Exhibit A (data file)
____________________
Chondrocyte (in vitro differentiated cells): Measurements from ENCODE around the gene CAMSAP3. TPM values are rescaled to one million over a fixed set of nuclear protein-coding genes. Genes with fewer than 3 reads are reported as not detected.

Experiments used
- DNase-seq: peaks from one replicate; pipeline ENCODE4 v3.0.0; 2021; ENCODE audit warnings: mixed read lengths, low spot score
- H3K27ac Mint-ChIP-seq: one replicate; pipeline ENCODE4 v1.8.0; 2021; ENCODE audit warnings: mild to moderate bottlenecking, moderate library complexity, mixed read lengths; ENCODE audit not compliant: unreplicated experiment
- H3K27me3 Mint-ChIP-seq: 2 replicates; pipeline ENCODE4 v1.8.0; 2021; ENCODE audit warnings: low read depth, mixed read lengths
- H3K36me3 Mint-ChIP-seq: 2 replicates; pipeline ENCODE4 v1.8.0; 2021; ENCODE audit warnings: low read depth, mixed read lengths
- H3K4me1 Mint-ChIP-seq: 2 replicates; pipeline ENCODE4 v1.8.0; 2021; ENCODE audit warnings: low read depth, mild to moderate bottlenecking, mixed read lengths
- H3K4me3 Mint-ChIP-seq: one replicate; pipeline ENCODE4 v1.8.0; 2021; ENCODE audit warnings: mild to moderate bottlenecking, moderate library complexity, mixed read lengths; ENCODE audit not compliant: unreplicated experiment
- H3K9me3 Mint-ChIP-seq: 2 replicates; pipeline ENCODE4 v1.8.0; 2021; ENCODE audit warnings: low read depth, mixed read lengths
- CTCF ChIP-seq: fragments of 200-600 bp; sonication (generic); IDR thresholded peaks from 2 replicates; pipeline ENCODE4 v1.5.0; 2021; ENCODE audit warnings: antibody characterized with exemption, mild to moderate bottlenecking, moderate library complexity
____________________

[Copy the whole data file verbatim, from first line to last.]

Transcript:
Chondrocyte (in vitro differentiated cells): Measurements from ENCODE around the gene CAMSAP3. TPM values are rescaled to one million over a fixed set of nuclear protein-coding genes. Genes with fewer than 3 reads are reported as not detected.

Experiments used
- DNase-seq: peaks from one replicate; pipeline ENCODE4 v3.0.0; 2021; ENCODE audit warnings: mixed read lengths, low spot score
- H3K27ac Mint-ChIP-seq: one replicate; pipeline ENCODE4 v1.8.0; 2021; ENCODE audit warnings: mild to moderate bottlenecking, moderate library complexity, mixed read lengths; ENCODE audit not compliant: unreplicated experiment
- H3K27me3 Mint-ChIP-seq: 2 replicates; pipeline ENCODE4 v1.8.0; 2021; ENCODE audit warnings: low read depth, mixed read lengths
- H3K36me3 Mint-ChIP-seq: 2 replicates; pipeline ENCODE4 v1.8.0; 2021; ENCODE audit warnings: low read depth, mixed read lengths
- H3K4me1 Mint-ChIP-seq: 2 replicates; pipeline ENCODE4 v1.8.0; 2021; ENCODE audit warnings: low read depth, mild to moderate bottlenecking, mixed read lengths
- H3K4me3 Mint-ChIP-seq: one replicate; pipeline ENCODE4 v1.8.0; 2021; ENCODE audit warnings: mild to moderate bottlenecking, moderate library complexity, mixed read lengths; ENCODE audit not compliant: unreplicated experiment
- H3K9me3 Mint-ChIP-seq: 2 replicates; pipeline ENCODE4 v1.8.0; 2021; ENCODE audit warnings: low read depth, mixed read lengths
- CTCF ChIP-seq: fragments of 200-600 bp; sonication (generic); IDR thresholded peaks from 2 replicates; pipeline ENCODE4 v1.5.0; 2021; ENCODE audit warnings: antibody characterized with exemption, mild to moderate bottlenecking, moderate library complexity